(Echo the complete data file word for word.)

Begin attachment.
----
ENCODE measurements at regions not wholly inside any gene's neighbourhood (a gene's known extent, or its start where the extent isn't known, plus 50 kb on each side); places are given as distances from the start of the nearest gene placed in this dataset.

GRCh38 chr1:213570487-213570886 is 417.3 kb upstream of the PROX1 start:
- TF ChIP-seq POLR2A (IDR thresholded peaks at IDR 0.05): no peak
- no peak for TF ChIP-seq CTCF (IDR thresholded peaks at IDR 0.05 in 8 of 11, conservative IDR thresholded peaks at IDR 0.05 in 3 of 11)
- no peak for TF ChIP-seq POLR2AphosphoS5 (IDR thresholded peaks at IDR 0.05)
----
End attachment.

ENCODE measurements at regions not wholly inside any gene's neighbourhood (a gene's known extent, or its start where the extent isn't known, plus 50 kb on each side); places are given as distances from the start of the nearest gene placed in this dataset.

GRCh38 chr1:213570487-213570886 is 417.3 kb upstream of the PROX1 start:
- TF ChIP-seq POLR2A (IDR thresholded peaks at IDR 0.05): no peak
- no peak for TF ChIP-seq CTCF (IDR thresholded peaks at IDR 0.05 in 8 of 11, conservative IDR thresholded peaks at IDR 0.05 in 3 of 11)
- no peak for TF ChIP-seq POLR2AphosphoS5 (IDR thresholded peaks at IDR 0.05)